“U.S. Aid to Israel: Interpreting the ‘Strategic Relationship’.”
Report from a Palestine Center briefing by Stephen Zunes

 

“The U.S. aid relationship with Israel is unlike any other in the world,” said Stephen Zunes during a Jamuary 26 Palestine Center presentation. “In sheer volume, the amount is the most generous foreign aid program ever between any two countries,” added Zunes, associate professor of Politics and chair of the Peace and Justice Studies Program at the University of San Francisco. He explored the strategic reasoning behind the aid, asserting that it parallels the “needs of American arms exporters” and the role “Israel could play in advancing U.S. strategic interests in the region.”

Although Israel is an “advanced, industrialized, technologically sophisticated country,” it “receives more U.S. aid per capita annually than the total annual [Gross Domestic Product] per capita of several Arab states.” Approximately a third of the entire U.S. foreign aid budget goes to Israel, “even though Israel comprises just … one-thousandth of the world’s total population, and already has one of the world’s higher per capita incomes.”

U.S. government officials argue that this money is necessary for “moral” reasons—some even say that Israel is a “democracy battling for its very survival.” If that were the real reason, however, aid should have been highest during Israel’s early years, and would have declined as Israel grew stronger. Yet “the pattern … has been just the opposite.” According to Zunes, “99 percent of all U.S. aid to Israel took place after the June 1967 war, when Israel found itself more powerful than any combination of Arab armies … ”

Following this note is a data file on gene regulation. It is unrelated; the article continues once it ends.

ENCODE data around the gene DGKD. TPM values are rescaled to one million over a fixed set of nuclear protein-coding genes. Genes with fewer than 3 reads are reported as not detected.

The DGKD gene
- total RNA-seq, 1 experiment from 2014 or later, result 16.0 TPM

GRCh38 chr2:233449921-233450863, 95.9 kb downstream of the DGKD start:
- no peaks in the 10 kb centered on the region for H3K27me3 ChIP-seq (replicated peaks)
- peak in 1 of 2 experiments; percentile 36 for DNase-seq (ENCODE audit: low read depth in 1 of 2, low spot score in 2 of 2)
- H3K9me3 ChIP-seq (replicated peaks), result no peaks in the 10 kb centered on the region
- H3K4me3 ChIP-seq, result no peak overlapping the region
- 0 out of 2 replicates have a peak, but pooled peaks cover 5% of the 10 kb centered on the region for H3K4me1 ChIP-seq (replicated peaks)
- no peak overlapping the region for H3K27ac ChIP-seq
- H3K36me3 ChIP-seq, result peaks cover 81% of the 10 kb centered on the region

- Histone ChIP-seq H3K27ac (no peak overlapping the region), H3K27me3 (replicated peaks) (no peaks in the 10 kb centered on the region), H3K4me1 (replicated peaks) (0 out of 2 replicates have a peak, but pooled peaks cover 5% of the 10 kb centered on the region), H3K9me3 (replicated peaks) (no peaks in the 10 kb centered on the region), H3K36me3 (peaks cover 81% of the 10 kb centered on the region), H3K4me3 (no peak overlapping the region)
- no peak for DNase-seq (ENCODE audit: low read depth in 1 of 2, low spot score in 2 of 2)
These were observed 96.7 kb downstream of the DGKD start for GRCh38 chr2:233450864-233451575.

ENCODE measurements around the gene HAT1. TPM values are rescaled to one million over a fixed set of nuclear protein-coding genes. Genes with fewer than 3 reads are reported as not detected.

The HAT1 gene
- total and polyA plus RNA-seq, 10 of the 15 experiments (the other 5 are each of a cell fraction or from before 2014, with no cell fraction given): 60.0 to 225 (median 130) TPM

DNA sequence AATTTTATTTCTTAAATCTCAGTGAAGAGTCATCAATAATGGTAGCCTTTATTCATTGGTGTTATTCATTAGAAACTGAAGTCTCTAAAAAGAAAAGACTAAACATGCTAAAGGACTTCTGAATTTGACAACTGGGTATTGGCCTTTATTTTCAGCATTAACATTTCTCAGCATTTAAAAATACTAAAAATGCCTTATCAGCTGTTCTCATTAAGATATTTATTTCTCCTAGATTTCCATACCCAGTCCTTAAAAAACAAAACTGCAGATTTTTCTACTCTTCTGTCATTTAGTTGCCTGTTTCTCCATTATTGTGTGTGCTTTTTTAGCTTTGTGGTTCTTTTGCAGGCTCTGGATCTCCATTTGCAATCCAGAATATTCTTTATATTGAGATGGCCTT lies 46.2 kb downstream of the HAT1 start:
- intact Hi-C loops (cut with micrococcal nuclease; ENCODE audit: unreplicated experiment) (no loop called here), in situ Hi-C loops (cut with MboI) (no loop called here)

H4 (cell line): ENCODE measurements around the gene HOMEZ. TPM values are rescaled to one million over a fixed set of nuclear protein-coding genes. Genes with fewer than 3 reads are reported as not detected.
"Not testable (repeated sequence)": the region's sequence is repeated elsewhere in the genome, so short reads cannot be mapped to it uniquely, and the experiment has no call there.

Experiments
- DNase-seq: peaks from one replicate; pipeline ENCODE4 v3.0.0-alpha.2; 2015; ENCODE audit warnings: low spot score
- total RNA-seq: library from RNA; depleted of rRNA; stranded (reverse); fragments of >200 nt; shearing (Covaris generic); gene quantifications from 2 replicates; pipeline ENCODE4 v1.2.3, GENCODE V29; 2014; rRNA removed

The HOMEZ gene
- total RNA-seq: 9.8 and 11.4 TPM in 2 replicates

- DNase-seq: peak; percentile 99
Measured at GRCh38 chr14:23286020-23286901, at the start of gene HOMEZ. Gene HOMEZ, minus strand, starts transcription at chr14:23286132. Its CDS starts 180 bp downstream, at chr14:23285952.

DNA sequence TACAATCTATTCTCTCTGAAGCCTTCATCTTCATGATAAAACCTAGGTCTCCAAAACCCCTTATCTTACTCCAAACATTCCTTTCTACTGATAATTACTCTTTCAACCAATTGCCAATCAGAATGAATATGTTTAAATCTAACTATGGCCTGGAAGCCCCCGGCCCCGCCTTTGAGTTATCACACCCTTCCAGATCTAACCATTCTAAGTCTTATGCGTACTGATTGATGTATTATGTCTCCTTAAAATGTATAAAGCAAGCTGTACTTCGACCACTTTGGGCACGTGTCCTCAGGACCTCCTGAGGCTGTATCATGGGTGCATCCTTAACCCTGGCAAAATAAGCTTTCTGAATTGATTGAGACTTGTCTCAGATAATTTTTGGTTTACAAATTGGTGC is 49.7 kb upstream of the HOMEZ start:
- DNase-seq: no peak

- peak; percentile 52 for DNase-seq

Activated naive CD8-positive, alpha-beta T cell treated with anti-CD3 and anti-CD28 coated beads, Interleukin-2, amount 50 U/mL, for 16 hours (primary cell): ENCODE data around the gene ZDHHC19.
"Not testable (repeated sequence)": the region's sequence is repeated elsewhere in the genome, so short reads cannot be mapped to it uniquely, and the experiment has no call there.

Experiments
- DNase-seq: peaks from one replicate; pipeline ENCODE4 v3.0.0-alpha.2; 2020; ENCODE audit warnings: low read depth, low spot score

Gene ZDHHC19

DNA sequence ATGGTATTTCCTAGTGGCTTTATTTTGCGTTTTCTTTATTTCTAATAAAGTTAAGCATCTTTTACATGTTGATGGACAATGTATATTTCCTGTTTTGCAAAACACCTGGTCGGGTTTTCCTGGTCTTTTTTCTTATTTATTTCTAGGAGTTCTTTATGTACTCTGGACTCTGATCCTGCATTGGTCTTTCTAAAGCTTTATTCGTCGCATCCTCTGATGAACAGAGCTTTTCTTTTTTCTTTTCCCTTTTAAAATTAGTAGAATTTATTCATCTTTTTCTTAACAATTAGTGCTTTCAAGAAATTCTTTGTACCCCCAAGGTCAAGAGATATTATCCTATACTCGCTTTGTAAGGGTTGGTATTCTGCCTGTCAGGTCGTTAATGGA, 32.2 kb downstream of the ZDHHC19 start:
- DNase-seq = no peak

The U.S. supports Israel’s dominance so it can serve as “a surrogate for American interests in this vital strategic region.” “Israel has helped defeat radical nationalist movements” and has been a “testing ground for U.S. made weaponry.” Moreover, the intelligence agencies of both countries have “collaborated,” and “Israel has funneled U.S. arms to third countries that the U.S. [could] not send arms to directly, … like South Africa, like the Contras, Guatemala under the military junta, [and] Iran.” Zunes cited an Israeli analyst who said: “ ‘It’s like Israel has just become another federal agency when it’s convenient to use and you want something done quietly.’ ” Although the strategic relationship between the United States and the Gulf Arab states in the region has been strengthening in recent years, these states “do not have the political stability, the technological sophistication, [or] the number of higher-trained armed forces personnel” as does Israel.

Matti Peled, former Israeli major general and Knesset member, told Zunes that he and most Israeli generals believe this aid is “little more than an American subsidy to U.S. arms manufacturers,” considering that the majority of military aid to Israel is used to buy weapons from the U.S. Moreover, arms to Israel create more demand for weaponry in Arab states. According to Zunes, “the Israelis announced back in 1991 that they supported the idea of a freeze in Middle East arms transfers, yet it was the United States that rejected it.”

In the fall of 1993—when many had high hopes for peace—78 senators wrote to former President Bill Clinton insisting that aid to Israel remain “at current levels.” Their “only reason” was the “massive procurement of sophisticated arms by Arab states.” The letter neglected to mention that 80 percent of those arms to Arab countries came from the U.S.